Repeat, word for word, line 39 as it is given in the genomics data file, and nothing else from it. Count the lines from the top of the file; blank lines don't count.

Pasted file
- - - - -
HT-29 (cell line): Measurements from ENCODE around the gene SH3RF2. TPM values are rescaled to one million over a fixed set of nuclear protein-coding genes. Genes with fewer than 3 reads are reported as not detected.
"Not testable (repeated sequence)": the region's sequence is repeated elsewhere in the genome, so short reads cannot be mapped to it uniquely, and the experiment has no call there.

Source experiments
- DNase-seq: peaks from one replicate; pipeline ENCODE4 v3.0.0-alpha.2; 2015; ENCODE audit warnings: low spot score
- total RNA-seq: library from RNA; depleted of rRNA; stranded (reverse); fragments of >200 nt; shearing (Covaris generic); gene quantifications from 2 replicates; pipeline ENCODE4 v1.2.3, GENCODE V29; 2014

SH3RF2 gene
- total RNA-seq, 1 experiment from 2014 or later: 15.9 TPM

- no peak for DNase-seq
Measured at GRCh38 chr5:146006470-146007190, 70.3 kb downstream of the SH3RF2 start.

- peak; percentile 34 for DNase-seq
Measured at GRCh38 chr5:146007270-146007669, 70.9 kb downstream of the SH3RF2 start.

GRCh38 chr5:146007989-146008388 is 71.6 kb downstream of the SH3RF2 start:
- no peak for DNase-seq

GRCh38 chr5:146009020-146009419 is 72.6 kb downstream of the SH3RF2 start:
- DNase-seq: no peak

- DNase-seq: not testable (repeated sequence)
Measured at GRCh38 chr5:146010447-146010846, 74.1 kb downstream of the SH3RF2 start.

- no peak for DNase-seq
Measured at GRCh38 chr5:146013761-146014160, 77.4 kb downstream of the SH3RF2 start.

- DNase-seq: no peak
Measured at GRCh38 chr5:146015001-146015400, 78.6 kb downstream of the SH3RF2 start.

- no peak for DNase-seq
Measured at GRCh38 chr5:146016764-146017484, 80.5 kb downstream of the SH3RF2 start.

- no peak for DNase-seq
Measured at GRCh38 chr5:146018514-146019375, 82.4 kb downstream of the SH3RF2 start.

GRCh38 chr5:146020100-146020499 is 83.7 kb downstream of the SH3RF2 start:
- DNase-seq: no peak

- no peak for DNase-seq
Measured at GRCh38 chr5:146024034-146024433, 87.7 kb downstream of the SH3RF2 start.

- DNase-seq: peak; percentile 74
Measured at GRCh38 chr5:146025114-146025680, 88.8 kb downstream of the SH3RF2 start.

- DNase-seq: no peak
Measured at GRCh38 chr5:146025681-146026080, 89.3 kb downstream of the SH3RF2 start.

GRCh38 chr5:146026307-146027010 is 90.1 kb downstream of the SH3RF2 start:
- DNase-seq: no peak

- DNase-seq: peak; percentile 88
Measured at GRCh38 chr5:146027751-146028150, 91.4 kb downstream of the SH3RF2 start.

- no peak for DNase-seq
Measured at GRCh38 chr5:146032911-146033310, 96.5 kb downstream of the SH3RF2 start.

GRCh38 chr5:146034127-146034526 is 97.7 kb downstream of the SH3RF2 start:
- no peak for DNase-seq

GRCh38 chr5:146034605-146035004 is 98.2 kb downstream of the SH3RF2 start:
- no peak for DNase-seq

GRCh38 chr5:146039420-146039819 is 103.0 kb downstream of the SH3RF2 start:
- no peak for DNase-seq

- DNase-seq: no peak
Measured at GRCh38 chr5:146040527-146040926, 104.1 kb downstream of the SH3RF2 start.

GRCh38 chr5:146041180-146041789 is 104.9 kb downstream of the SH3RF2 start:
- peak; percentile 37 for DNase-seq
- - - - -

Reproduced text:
Measured at GRCh38 chr5:146032911-146033310, 96.5 kb downstream of the SH3RF2 start.